Dog & Duck

90 Berwick Street

This pub is both a grade II listed building and it is on CAMRA’s National Inventory and the description is as follows: “A gorgeous small and very popular (i.e. packed at busy times) Soho pub. It was built in 1897 to designs by architect, Francis Chambers. The exterior has glazed brick upper floors incorporating a stone carving of the eponymous fauna (note also the delightful mosaic thereof at the Frith Street entrance). The ground floor has polished granite and larvikite facings which probably date from a c.1930 makeover. The interior is also a mixture of Victorian and inter-war work – the former represented by extensive wall-tiling and a couple of large, framed advertising mirrors promoting long-vanished tobacco and mineral water products. The more restrained work of around 1930 is found in the woodwork of the left-hand part. This was also probably the time when the pub was opened up and took its present single-space layout. Its Victorian predecessor would undoubtedly have had several divisions but it is hard to work out exactly how things were. The present servery now blocks a former outside door. The superstructure on the counter is probably an early example of a feature that became commonplace from the 1960s and here is no doubt explained by the desperate need to create shelf space in this tiny pub.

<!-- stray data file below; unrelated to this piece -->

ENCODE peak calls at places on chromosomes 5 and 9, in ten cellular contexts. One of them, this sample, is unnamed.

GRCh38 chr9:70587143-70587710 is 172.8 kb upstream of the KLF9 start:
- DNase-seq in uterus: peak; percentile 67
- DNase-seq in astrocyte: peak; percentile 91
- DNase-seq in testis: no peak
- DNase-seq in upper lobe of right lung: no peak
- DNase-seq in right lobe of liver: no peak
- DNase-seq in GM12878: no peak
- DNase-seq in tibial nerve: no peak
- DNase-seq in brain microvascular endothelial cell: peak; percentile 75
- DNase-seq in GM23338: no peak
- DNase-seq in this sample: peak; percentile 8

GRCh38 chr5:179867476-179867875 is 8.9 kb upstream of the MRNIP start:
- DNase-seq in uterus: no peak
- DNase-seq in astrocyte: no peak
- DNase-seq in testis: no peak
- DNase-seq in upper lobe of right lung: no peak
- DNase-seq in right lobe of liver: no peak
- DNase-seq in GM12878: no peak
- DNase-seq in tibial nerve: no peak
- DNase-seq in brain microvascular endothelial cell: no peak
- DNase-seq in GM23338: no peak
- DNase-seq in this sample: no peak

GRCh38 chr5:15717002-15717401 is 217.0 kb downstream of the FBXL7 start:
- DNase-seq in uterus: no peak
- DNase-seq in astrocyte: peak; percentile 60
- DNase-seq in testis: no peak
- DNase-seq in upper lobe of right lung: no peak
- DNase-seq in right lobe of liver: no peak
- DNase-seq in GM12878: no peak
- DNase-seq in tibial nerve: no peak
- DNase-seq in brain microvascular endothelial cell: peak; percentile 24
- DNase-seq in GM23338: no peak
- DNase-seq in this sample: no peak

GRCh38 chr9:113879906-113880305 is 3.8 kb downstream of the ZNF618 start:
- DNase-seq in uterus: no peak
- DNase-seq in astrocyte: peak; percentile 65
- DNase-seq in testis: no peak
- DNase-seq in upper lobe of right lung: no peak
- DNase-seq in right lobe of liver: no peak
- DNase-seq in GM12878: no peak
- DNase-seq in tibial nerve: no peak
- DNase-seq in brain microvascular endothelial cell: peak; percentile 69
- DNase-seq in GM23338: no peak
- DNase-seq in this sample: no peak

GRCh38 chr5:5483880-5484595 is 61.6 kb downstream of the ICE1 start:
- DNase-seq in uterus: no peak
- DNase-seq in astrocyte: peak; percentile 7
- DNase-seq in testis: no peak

History in the area: In the 16th century Soho was Henry VIII’s hunting ground. In the following century the area was home to religious refugees including Huguenots who took over a chapel in Hog Lane (later Crown Street). Nowadays the site is covered by St Martin’s School of Art, Charing Cross Road. Latterly the sex industry, although not dominating the area, has become associated with it.”

The listing description is as follows: “Public house. 1897, by Francis Chambers for Cannon Brewery. Cream glazed brick with white limestone dressings and bands to window heads and sills; hipped plain tile roof. 4 storeys and attic. One-bay elevation to Frith Street and 3-bay elevation to Bateman Street. Bracketed egg and dart cornice over ground-floor marble fronts: fascia with inscribed lettering above segmental-arched "clerestory" windows with decorative cut glass and segmental-arched windows and half-glazed panelled doors with original fittings. Two-storey canted bay windows with 3-light stone-mullioned and transomed windows, one to Frith Street and two to Bateman Street, are sunk into wall plane; left-hand bay of Bateman Street elevation has 3-light moulded stone-mullioned windows with leaded-lights; third floor has segmental-arched 2-light transomed windows, and dentilled cornice over plaque of dog and duck. Stepped cornice; gable dormers with bargeboards. Interior: an exceptional survival of a small late Victorian pub interior with tilework, mirrors and high-quality joinery. Long and narrow space with front and back bars divided by staircase to upper floors. Lavish tilework to walls; Roman-style mosaic floor depicting dog alarming duck to entry. Front bar has original bar set opposite fine group of mirrors, including narrow mirror depicting dog alarming duck to right of two principal mirrors advertising Virginia cigarettes and Brighton seltzer water signed "S Trenner and Son". Back bar has large overmantle mirror above marble fireplace, to right of door with cut glass decoration set in panelled screen and leading to casement.”

The WhatPub link is here: WhatPub/Dog & Duck

The Pub Heritage Group link is here: PHG/Dog & Duck

The Dog & Duck featured on the Evening Crawl of Soho in February 2002, the Evening Crawl of Soho in December 2004, and the Saints and Sinners: Evening Crawl of Covent Garden, Fitzrovia and Soho in April 2016.